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“Seattle Style: Form/Function”
Museum of History and Industry (MOHAI), Seattle, Washington
Review by Matthew Kangas


Heavy canvas poncho, ca. 1910, Dr. Belle A. Stevens, owner. Gift of Miss Della J. Patch. © MOHAI Collection

Continuing through October 14, 2019

While Los Angeles has its heritage of film glamour when it comes to clothing and fashion, and San Francisco exudes a patrician high style for both men and women’s attire, Seattle has its own legacy of sportswear like stretch fabrics for skiing. This, in turn, led to mountain-climbing necessities like Gore-Tex fabric and hiking boots and eventually Grunge, the most influential innovation of all. “Seattle Style: Fashion/Function” fuses all the strains together — and throws in haute couture for good measure. The results are a delightful mix of high and low, fashion and art, pop clothing and pop music, not to mention oddball developments like see-through plastic raincoats, men’s kilts and African-inspired clerical garb.

Divided into four areas set on well-lit platforms are mannequins dressed in models from the Museum’s collection. The exhibition provides a walk-through answer to the question of how a geographically remote city came of age from the late 19th century, through the boisterous 20th, and into the current moment. Cookbook author and art collector Alice B. Toklas’s family opened Toklas & Singerman in 1875, Seattle’s first department store, before they sold it and moved to the Bay Area. This became MacDougall & Southwick, soon to be joined by Rhodes, the Bon Marché, Frederick & Nelson and, finally, Wahlin and Nordstrom. By 1907, each sent buyers to New York and Paris to bring back clothes for the trophy wives of wealthy timber barons, attorneys and property developers. From New York came the Schulman brothers’ (Morry and George) “Chiffon and Taffeta Dress” (c. 1915), a vivid red item with silk skirt and a lacey bodice. Complex patterning and embroidery characterize many of the dresses and gowns of the period, extensive workmanship implying higher prices and, thus, the wearer’s prestige.

Beginning with “Nature and Place,” the exhibit concentrates on function, not exactly clothing for lumberjacks, but definitely designed with cold winters, rainy days and weekends away in mind. A khaki hiking outfit from the 1920s and a woolen ski ensemble of green stripes and black pants from 1948 express this pragmatism. Men’s one-piece ski outfits first appeared in the 1980s, preceded by rain-resistant materials and ski clothing made of stretch fabric pioneered by a short-term Northwest resident, designer Emilio Pucci. While attending Reed College he had the idea of using stretch fabric for the school’s ski team uniforms. By 1962 Count Pucci was the featured guest at a Seattle Symphony charity ball which highlighted his signature designs of gyrating patterns on printed silk, as in “Silk Cocktail Dress” (1970s).

In “Growth and Aspiration,” the backward child of West Coast fashion put forth dubious breakthroughs. There was the Filson Company’s “buffalo-plaid” “Wood Mackinaw Cruiser Jacket” (1914/2013), which influenced the Grunge look of the 1980s, with its strategic tears and rips. Also present is the gay clone look worn by the disco group Village People (among others) in the 1970s. Late Nirvana singer and Grunge icon Kurt Cobain’s coat is on view, attracting legions of fans. During the early 20th century affluent women displayed the city’s first haute couture designs by Elsa Schiaparelli, represented by an overall printed butterfly gown in which the butterflies appear to cover the wearer’s body. Mariano Fortuny’s pleated silk dress was worn by the city’s first art dealer, an African-American woman, Zoe Dusanne. Former MGM executive costume designer Irene Lentz’s “Evening Gown with Taffeta Bow” (1955) was a dramatic acquisition from the Designer Room at Frederick & Nelson, locus of in-the-know fashion mavens.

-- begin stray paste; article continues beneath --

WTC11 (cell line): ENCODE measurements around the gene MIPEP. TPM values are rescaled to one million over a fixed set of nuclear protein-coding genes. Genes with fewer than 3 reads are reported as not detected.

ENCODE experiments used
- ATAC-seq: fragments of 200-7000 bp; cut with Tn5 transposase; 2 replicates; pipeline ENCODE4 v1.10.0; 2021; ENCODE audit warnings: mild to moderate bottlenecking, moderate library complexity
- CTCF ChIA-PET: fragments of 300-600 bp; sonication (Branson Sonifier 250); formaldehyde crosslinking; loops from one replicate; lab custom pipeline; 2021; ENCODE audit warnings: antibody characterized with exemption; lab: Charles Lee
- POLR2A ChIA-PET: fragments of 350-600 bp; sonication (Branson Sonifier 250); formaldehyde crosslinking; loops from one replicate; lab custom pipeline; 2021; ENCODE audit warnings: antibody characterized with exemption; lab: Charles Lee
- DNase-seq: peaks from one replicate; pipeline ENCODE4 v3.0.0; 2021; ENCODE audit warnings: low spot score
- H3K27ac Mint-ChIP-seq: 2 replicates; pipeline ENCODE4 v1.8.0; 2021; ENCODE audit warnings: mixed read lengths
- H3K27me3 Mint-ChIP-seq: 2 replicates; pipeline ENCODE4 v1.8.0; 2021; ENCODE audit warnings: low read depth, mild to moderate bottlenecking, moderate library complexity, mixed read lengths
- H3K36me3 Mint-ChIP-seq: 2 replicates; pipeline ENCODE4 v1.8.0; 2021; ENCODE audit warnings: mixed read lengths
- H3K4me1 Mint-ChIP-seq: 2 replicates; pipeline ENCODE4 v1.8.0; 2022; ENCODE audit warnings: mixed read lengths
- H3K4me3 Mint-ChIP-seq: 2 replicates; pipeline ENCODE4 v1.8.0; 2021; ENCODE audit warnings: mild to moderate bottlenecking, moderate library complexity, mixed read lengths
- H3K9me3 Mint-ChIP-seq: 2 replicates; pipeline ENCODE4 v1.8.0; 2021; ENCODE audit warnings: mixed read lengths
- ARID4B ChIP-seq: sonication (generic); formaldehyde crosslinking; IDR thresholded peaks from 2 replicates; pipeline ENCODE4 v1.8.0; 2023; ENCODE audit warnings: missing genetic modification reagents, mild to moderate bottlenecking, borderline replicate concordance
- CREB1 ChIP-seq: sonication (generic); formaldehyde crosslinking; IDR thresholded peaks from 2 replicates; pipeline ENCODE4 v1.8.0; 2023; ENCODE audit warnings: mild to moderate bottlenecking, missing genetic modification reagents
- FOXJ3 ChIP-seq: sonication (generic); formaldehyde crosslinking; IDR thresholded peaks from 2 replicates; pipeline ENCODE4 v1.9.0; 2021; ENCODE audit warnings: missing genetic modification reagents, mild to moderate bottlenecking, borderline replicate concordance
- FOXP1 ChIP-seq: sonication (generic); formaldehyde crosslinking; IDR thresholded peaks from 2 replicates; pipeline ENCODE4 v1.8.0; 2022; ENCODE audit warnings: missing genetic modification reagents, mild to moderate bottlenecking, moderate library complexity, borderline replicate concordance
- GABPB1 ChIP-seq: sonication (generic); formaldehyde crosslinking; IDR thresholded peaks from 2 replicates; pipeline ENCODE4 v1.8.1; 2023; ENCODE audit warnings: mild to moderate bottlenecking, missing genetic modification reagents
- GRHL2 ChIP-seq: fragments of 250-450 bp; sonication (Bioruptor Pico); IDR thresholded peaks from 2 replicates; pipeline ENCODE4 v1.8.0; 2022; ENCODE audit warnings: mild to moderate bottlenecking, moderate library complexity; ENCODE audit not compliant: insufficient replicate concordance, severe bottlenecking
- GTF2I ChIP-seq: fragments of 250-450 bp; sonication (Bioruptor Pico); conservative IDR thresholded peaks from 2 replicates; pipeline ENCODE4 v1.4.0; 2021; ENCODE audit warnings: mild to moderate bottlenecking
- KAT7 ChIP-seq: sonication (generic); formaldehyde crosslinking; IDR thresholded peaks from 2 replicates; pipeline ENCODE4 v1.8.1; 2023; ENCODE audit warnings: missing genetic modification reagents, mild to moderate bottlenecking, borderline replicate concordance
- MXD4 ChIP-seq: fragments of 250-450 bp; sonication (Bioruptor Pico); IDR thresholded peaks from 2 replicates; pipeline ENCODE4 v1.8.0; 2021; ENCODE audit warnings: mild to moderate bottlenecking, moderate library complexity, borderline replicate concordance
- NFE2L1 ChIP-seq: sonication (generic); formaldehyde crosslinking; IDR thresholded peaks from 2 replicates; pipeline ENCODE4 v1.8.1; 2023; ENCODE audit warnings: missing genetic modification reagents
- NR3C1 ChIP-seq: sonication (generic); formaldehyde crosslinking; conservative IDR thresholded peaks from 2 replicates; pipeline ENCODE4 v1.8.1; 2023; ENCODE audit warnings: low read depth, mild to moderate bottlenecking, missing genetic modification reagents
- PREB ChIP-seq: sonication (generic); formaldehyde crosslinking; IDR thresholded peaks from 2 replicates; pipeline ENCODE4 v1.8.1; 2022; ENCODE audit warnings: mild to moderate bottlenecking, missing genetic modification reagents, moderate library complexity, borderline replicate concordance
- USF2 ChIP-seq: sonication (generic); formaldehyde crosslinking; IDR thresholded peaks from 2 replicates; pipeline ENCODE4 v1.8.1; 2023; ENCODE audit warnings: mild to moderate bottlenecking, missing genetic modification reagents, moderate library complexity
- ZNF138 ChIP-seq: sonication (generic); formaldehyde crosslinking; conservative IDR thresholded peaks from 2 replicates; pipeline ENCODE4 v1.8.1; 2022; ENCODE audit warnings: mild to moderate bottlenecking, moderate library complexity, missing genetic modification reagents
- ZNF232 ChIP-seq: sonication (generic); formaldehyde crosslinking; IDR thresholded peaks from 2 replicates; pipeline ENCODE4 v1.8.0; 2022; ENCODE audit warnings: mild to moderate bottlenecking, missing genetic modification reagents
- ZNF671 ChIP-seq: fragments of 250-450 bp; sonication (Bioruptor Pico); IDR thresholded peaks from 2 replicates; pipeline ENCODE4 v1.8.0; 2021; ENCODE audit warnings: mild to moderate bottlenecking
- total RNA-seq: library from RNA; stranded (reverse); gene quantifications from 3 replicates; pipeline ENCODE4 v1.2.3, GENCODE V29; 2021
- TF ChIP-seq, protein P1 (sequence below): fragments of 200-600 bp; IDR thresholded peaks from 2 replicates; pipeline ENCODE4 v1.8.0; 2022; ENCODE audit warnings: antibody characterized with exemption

“Northwest Casual” demonstrates how the dressy casual style appealed to frontier women and men. Seattle founder Arthur Denny’s dry goods store sold a “Printed Cotton Wrapper” in the 1860s which had an easy-to-open front that could accommodate breastfeeding. Its blue paisley print was the essence of Victorian colonial style. Men’s “Shooting Sweaters” (c. 1930) focus attention on the evolving sportswear industry. Leather shoulder pads to rest rifles on are joined by ornamental embroidered patches advertising Remington guns and bullets. The 1962 Seattle World’s Fair inspired raincoats and Space Needle-printed pop blouses and skirts, the latter designed by Gerry Abbott, the leading fashion illustrator for the “Seattle Times.”

“Innovators and Rule-breakers” should be the most interesting section, but is significant mostly for Eddie Bauer’s “Skyliner Down Jacket” (1936), Outdoor Research’s padded “X-Gaiters” (1981), improved mountain climbing boots, and of course, the aforementioned people’s fashion, Grunge. Marc Jacobs, Perry Ellis and even Karl Lagerfeld fell in line with the tears, long johns worn under shorts, and relentless red-and-black plaid. As a result, “Seattle Style” ends not with a whimper but a bang, the sound of Cobain’s rifle shot that ended his life. Seattle’s best-known fashion innovator’s biggest clothing inspiration turns out to have been Goodwill.

Museum of History and Industry, MOHAI

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